I could say a lot of things about my time working at Chili’s, but I did like the way the company organized its bar. For the most part, the layout maximizes efficiency, essential for those times when the flow of a busy night is held up by a bunch of children’s frozen drinks. Of course, there also was plenty about the Chili’s bartending experience that lent itself to ridicule; in particular, the training manual’s section on “flair.”

bartending_flair_11In chain resto-speak, “flair” has different meanings depending on the company. Most folks’ understanding of flair has to do with the decorative crap worn by the Chotchkies waiters in Office Space, so I should probably be specific. At Chili’s, the word refers to the sort of bartending jagoffery made famous in Cocktail, like juggling bottles, spinning martini shakers, and executing other nonsense that might make a leathery middle-aged woman drinking margaritas at 11 a.m. want to sleep with you (or at least upgrade to the rib-eye). Not surprisingly, I didn’t master any of it.

I didn’t bother practicing because I thought flair was inherently dumb, and trying to excel at Chili’s suggested I was OK with abetting a soul-sucking corporation in the name of fake fun. At least that’s what I told myself. The fact is I knew I’d just never have the chops.  See, secretly, I’d love to be able to yank a bottle from the well, flip it into a 540-degree spin, and await the appreciative rain of control-top panties. But I’m a klutz — sometimes it takes me three tries to pop the cap off a bottle, and the one-handed, two-bottle pour usually means your drink will have inversely proportioned ingredients. Hope you like your Long Islands with extra gin. I hated on flair because I sucked at it, which is ridiculous motivation for contempt. If all people hated things they sucked at, no fat guy would ever watch basketball.

Regardless, watching bartending flair is actually pretty awesome, even if you’re not a divorcee ashing a Misty 100 next to a well-done sirloin. For example, on Friday night, I rolled into Poag Mahone’s in between the end of the Pinkish Black show at Lola’s and the beginning of the Quaker City Night Hawks’ gig at The Moon. Waiting to order some beers, I saw co-owner Will Wells behind Poag’s bar, lining up a row of drafts and stacking their rims with shots of amaretto. He lit some 151 with a lighter, took a swig, dipped his fingers in the flames, and then blew a fireball across the bar. With a tap of his finger, the shots knocked over like dominoes, dumping the flames in the beers, thereby crowning a round of Flaming Dr Peppers.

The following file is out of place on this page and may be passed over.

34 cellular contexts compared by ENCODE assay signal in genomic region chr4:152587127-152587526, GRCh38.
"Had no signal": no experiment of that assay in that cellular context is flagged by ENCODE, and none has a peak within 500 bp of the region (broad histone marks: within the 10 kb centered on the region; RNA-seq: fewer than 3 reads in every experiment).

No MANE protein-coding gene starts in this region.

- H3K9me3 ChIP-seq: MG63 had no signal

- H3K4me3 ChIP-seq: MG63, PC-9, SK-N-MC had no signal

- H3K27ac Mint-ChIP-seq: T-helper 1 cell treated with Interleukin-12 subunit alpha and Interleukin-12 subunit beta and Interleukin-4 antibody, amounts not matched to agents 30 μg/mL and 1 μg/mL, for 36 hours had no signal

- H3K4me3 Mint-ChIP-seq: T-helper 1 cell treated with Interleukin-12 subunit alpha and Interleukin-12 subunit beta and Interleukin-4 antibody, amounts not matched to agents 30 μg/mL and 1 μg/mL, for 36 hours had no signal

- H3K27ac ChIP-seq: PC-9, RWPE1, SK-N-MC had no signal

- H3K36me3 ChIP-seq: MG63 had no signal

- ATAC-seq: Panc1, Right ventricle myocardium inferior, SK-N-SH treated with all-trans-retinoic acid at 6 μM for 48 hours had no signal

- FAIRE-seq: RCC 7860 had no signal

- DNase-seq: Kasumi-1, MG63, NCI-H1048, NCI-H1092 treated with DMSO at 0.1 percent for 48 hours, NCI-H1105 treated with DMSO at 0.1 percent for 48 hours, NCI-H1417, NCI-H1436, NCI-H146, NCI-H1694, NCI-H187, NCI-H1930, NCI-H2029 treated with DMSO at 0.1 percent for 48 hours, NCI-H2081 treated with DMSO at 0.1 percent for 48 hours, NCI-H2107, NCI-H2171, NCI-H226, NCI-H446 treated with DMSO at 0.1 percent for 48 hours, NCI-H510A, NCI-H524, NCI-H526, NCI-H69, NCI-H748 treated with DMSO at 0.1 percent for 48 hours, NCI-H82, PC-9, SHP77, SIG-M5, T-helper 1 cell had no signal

I don’t remember if the Chili’s Star Bar Manual had instructions for Flaming Dr Peppers, and if it does, it probably doesn’t mention Will’s Dhalsim-esque style points. But I must admit now that if I find myself at a Chili’s cramming boneless buffalo wings in my face, I hope I see a bartender do something cool. –– Steve Steward

Happy Cat’s

I live in the neighborhood, so I’m partial to new businesses opening on the South Side, particularly the kind that trade in alcohol. If you live over there, you’re likely anticipating Bill Smith’s Live Oak Music Hall and Lounge and the Zio Carlo Brewpub. It’s gonna be awhile longer, so why not cool your heels with a happy hour cocktail on Cat City Grill’s refurbished patio? Cat City’s happy hour features $2 domestics and $3 drafts and wells, and the patio has the right amount of sun and shade. And if you’re tired of places that don’t serve booze in slushy form, Cat City offers a drink called Frozen Panther Punch, combining raspberry rum, lemonade, and lime into a kind of easy-drinking, grownup slurpy that, if drunk by a pool, just about guarantees you’ll get sunburn. So, uh, good thing Cat City doesn’t have a pool. Yet. –– S.S.


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